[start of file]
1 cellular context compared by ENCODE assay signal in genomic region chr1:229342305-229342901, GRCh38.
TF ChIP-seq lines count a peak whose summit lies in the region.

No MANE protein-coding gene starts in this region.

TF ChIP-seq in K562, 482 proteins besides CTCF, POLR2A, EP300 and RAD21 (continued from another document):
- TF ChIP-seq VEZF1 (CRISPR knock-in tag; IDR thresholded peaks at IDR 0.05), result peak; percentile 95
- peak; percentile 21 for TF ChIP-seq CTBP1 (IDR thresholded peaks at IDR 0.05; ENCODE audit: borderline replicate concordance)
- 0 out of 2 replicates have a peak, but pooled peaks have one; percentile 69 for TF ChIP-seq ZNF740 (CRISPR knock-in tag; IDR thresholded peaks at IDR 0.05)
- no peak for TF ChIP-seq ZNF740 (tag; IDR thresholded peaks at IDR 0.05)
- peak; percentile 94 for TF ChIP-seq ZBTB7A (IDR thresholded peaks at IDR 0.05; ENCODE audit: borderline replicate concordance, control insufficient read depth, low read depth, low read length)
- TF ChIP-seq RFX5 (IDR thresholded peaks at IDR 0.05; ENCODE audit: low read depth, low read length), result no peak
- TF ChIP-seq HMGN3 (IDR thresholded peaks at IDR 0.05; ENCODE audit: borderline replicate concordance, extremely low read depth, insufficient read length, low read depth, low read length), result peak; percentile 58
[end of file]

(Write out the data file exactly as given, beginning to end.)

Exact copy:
1 cellular context compared by ENCODE assay signal in genomic region chr1:229342305-229342901, GRCh38.
TF ChIP-seq lines count a peak whose summit lies in the region.

No MANE protein-coding gene starts in this region.

TF ChIP-seq in K562, 482 proteins besides CTCF, POLR2A, EP300 and RAD21 (continued from another document):
- TF ChIP-seq VEZF1 (CRISPR knock-in tag; IDR thresholded peaks at IDR 0.05), result peak; percentile 95
- peak; percentile 21 for TF ChIP-seq CTBP1 (IDR thresholded peaks at IDR 0.05; ENCODE audit: borderline replicate concordance)
- 0 out of 2 replicates have a peak, but pooled peaks have one; percentile 69 for TF ChIP-seq ZNF740 (CRISPR knock-in tag; IDR thresholded peaks at IDR 0.05)
- no peak for TF ChIP-seq ZNF740 (tag; IDR thresholded peaks at IDR 0.05)
- peak; percentile 94 for TF ChIP-seq ZBTB7A (IDR thresholded peaks at IDR 0.05; ENCODE audit: borderline replicate concordance, control insufficient read depth, low read depth, low read length)
- TF ChIP-seq RFX5 (IDR thresholded peaks at IDR 0.05; ENCODE audit: low read depth, low read length), result no peak
- TF ChIP-seq HMGN3 (IDR thresholded peaks at IDR 0.05; ENCODE audit: borderline replicate concordance, extremely low read depth, insufficient read length, low read depth, low read length), result peak; percentile 58